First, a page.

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Advisen Cyber FPN - Friday, February 2, 2018

US data breaches hit an all-time annual high in 2017


US data breaches hit an all-time annual high in 2017

By Erin Ayers, Advisen

U.S. data breaches hit an all-time annual high of 1,579 breaches in 2017, a 44.7 percent increase over 2016, according to the latest data recorded by the Identity Theft Resource Center (ITRC) and CyberScout.

“We’ve seen the number of identified breaches increase as a result of industries moving toward more transparency,” said Eva Velasquez, ITRC president and CEO. “We want to encourage businesses and government entities to continue to provide timely reports to their respective Attorney Generals so consumers can be better informed on what are the immediate and long-term impacts to their personal information by any given data breach.”

ITRC’s data showed that the “business” category experienced 870 breaches, the highest portion of breaches at 55 percent. Following business was the medical/healthcare industry with 23.7 percent of the breaches at 374. The financial sector experience 134 breaches, or 8.5 percent of the overall number for 2017 – this sector has only been in the top three impacted industries twice since 2005, ITRC noted. Financial sector just edged out education and government/military at 8 percent and 4.7 percent.

“Year after year we continue to use the Annual Data Breach Year-End Review as a tool to further glean trends about the state of data breaches, or to confirm what we already know about them,” said Matt Cullina, CEO of CyberScout. “With the business sector being strongly impacted, now more than ever it’s important for organizations of all sizes to not only be prepared for a data breach, but to also be taking proactive steps to plan for the inevitability.”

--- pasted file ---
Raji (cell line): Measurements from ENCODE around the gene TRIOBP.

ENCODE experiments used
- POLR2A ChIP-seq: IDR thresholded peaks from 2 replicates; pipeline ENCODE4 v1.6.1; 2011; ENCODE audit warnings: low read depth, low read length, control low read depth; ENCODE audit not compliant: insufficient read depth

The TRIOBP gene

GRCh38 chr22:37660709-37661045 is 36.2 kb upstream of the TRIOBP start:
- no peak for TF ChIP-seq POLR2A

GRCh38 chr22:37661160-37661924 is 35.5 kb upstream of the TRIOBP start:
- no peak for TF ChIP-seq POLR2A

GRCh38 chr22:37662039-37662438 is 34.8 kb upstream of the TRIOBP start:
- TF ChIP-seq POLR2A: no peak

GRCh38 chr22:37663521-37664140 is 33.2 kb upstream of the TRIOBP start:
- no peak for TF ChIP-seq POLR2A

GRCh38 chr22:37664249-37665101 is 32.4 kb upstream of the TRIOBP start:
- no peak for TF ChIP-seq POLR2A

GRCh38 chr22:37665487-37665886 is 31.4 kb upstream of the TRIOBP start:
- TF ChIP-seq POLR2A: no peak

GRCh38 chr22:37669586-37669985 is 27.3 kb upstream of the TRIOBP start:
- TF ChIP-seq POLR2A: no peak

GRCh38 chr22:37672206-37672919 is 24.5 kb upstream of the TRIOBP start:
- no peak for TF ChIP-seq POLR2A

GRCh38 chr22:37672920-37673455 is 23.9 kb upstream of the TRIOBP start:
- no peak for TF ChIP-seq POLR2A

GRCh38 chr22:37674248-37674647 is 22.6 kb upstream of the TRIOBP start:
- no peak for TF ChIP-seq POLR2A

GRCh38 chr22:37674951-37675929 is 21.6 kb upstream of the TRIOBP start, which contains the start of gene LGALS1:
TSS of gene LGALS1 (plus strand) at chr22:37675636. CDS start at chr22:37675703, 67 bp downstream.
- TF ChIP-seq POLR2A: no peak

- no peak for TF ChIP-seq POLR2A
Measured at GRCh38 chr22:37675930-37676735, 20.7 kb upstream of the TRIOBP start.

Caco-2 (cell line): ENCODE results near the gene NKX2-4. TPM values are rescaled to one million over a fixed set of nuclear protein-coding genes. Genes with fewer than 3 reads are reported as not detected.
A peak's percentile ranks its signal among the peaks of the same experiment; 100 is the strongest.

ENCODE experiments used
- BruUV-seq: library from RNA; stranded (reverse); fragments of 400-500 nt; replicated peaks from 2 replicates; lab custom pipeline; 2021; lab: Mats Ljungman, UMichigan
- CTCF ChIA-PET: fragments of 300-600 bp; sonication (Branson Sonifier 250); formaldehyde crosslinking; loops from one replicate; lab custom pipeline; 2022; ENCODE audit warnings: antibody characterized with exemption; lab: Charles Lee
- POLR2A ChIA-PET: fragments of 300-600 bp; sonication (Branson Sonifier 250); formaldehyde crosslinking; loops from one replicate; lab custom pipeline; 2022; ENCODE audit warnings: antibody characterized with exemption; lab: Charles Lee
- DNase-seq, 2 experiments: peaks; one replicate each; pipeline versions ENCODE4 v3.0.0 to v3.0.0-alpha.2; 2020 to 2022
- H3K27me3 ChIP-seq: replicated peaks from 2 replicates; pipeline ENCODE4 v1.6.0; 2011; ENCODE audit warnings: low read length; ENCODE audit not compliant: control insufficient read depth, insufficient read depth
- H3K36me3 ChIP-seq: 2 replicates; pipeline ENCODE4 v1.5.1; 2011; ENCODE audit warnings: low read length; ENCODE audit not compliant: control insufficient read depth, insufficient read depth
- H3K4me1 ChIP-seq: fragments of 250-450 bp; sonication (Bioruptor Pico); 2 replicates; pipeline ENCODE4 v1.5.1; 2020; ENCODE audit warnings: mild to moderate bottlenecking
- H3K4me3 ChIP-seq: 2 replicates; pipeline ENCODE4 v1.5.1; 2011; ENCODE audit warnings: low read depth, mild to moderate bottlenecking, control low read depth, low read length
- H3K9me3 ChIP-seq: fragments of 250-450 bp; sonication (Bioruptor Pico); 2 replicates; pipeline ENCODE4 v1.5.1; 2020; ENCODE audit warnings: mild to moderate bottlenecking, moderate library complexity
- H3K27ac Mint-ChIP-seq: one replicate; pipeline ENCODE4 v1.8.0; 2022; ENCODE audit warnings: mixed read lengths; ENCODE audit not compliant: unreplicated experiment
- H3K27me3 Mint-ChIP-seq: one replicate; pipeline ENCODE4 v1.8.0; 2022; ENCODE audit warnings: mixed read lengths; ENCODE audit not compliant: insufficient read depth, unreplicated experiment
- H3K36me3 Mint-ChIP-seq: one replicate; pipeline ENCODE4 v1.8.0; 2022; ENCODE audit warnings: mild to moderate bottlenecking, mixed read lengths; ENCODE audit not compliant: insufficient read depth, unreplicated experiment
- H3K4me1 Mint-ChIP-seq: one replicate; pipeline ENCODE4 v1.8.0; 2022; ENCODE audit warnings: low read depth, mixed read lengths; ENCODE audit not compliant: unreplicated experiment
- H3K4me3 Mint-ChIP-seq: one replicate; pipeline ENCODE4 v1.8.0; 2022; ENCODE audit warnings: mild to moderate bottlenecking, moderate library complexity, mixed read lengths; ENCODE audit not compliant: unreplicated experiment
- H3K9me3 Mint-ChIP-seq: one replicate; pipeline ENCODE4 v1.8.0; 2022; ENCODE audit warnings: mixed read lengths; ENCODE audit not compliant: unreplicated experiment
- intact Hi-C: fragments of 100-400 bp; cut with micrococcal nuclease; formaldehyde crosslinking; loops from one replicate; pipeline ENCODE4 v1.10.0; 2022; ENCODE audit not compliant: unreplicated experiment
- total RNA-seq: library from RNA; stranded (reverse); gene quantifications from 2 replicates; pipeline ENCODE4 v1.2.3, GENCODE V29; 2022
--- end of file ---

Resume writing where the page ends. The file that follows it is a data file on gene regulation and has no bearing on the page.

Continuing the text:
ITRC and CyberScout reported that 60 percent, or 940 breaches, were caused by hacking (including phishing and ransomware/malware). Other causes of breaches included unauthorized access, insider theft, employee error/negligence/improper disposal/loss, and physical theft.

The report emphasized that payment card data continues to appeal to cybercriminals, with nearly 20 percent of breaches involving compromise of credit and debit information, a six percent rise from 2016.

“Despite efforts from all stakeholders to lessen the value of compromised credit/debit credentials, this information continues to be attractive and lucrative to thieves and hackers.

Social Security numbers were also found to be readily available, with 830 breach events involving their theft, according to the report.

“Understanding the type of personal information that has been exposed is absolutely critical for affected consumers.” said Karen Barney, ITRC director of program support. “While a Social Security number continues to be the most valuable piece of information in the hands of a thief, even the exposure of emails, passwords or usernames can be problematic as this information often plays a role in hacking and phishing attacks.

Editor Erin Ayers can be reached at

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